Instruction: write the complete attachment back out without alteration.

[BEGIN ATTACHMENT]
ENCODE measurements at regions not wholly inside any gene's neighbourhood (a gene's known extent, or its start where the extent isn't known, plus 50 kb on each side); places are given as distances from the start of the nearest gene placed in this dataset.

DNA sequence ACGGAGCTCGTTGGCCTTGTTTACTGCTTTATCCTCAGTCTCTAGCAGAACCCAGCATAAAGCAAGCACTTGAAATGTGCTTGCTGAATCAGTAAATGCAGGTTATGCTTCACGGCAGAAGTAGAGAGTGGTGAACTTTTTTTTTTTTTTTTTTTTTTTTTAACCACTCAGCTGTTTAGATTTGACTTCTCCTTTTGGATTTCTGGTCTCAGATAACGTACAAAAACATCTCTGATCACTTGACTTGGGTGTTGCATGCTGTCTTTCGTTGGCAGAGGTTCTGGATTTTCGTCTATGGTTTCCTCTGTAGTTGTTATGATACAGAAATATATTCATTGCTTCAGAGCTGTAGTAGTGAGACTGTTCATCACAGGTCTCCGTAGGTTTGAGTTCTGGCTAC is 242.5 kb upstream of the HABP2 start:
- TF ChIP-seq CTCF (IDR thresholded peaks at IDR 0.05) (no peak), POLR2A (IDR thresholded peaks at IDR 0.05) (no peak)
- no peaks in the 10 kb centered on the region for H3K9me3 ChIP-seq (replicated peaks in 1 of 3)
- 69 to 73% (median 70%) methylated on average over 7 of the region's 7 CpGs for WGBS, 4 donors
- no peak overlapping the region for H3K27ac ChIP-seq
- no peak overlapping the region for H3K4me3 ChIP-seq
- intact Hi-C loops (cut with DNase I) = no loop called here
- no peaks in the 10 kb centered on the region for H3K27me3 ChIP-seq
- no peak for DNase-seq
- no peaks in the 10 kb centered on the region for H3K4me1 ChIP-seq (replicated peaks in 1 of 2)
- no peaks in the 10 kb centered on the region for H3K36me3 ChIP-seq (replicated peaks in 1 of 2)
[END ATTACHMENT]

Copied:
ENCODE measurements at regions not wholly inside any gene's neighbourhood (a gene's known extent, or its start where the extent isn't known, plus 50 kb on each side); places are given as distances from the start of the nearest gene placed in this dataset.

DNA sequence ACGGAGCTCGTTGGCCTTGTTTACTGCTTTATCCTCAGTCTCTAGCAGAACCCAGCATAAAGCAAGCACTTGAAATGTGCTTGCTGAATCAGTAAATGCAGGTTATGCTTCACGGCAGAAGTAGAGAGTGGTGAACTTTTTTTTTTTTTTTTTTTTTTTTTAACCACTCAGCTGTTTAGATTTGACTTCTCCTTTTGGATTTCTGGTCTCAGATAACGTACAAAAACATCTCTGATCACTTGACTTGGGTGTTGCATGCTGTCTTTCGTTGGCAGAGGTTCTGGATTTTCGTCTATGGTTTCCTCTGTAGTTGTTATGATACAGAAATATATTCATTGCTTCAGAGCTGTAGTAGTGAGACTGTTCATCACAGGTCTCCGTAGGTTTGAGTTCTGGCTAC is 242.5 kb upstream of the HABP2 start:
- TF ChIP-seq CTCF (IDR thresholded peaks at IDR 0.05) (no peak), POLR2A (IDR thresholded peaks at IDR 0.05) (no peak)
- no peaks in the 10 kb centered on the region for H3K9me3 ChIP-seq (replicated peaks in 1 of 3)
- 69 to 73% (median 70%) methylated on average over 7 of the region's 7 CpGs for WGBS, 4 donors
- no peak overlapping the region for H3K27ac ChIP-seq
- no peak overlapping the region for H3K4me3 ChIP-seq
- intact Hi-C loops (cut with DNase I) = no loop called here
- no peaks in the 10 kb centered on the region for H3K27me3 ChIP-seq
- no peak for DNase-seq
- no peaks in the 10 kb centered on the region for H3K4me1 ChIP-seq (replicated peaks in 1 of 2)
- no peaks in the 10 kb centered on the region for H3K36me3 ChIP-seq (replicated peaks in 1 of 2)